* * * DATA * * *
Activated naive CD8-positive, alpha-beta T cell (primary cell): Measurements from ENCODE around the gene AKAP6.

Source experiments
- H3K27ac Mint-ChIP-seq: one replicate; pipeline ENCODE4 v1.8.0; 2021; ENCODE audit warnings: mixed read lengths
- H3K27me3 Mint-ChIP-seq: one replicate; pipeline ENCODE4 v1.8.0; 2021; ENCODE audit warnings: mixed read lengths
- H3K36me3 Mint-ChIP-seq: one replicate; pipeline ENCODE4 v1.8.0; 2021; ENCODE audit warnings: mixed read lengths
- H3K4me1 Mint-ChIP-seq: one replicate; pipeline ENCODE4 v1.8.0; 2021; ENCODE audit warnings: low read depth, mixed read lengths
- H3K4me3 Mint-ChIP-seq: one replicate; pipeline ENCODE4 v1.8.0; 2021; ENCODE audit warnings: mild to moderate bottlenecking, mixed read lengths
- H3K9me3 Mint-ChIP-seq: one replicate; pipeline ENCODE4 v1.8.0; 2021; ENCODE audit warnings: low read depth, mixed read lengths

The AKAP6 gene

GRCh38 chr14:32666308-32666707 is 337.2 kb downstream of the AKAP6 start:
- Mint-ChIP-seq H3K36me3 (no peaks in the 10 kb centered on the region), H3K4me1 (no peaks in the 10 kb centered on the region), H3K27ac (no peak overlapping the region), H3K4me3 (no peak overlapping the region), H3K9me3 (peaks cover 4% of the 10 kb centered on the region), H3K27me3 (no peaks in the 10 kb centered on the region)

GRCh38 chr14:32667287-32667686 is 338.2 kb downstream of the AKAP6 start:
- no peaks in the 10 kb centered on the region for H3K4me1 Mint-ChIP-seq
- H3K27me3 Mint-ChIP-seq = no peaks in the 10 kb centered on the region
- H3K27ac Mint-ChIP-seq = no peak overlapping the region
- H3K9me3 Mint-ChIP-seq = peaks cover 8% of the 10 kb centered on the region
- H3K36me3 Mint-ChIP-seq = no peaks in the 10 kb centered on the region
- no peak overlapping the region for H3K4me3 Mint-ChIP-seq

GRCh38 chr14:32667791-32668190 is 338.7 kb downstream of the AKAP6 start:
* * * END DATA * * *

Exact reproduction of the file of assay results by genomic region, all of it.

Activated naive CD8-positive, alpha-beta T cell (primary cell): Measurements from ENCODE around the gene AKAP6.

Source experiments
- H3K27ac Mint-ChIP-seq: one replicate; pipeline ENCODE4 v1.8.0; 2021; ENCODE audit warnings: mixed read lengths
- H3K27me3 Mint-ChIP-seq: one replicate; pipeline ENCODE4 v1.8.0; 2021; ENCODE audit warnings: mixed read lengths
- H3K36me3 Mint-ChIP-seq: one replicate; pipeline ENCODE4 v1.8.0; 2021; ENCODE audit warnings: mixed read lengths
- H3K4me1 Mint-ChIP-seq: one replicate; pipeline ENCODE4 v1.8.0; 2021; ENCODE audit warnings: low read depth, mixed read lengths
- H3K4me3 Mint-ChIP-seq: one replicate; pipeline ENCODE4 v1.8.0; 2021; ENCODE audit warnings: mild to moderate bottlenecking, mixed read lengths
- H3K9me3 Mint-ChIP-seq: one replicate; pipeline ENCODE4 v1.8.0; 2021; ENCODE audit warnings: low read depth, mixed read lengths

The AKAP6 gene

GRCh38 chr14:32666308-32666707 is 337.2 kb downstream of the AKAP6 start:
- Mint-ChIP-seq H3K36me3 (no peaks in the 10 kb centered on the region), H3K4me1 (no peaks in the 10 kb centered on the region), H3K27ac (no peak overlapping the region), H3K4me3 (no peak overlapping the region), H3K9me3 (peaks cover 4% of the 10 kb centered on the region), H3K27me3 (no peaks in the 10 kb centered on the region)

GRCh38 chr14:32667287-32667686 is 338.2 kb downstream of the AKAP6 start:
- no peaks in the 10 kb centered on the region for H3K4me1 Mint-ChIP-seq
- H3K27me3 Mint-ChIP-seq = no peaks in the 10 kb centered on the region
- H3K27ac Mint-ChIP-seq = no peak overlapping the region
- H3K9me3 Mint-ChIP-seq = peaks cover 8% of the 10 kb centered on the region
- H3K36me3 Mint-ChIP-seq = no peaks in the 10 kb centered on the region
- no peak overlapping the region for H3K4me3 Mint-ChIP-seq

GRCh38 chr14:32667791-32668190 is 338.7 kb downstream of the AKAP6 start: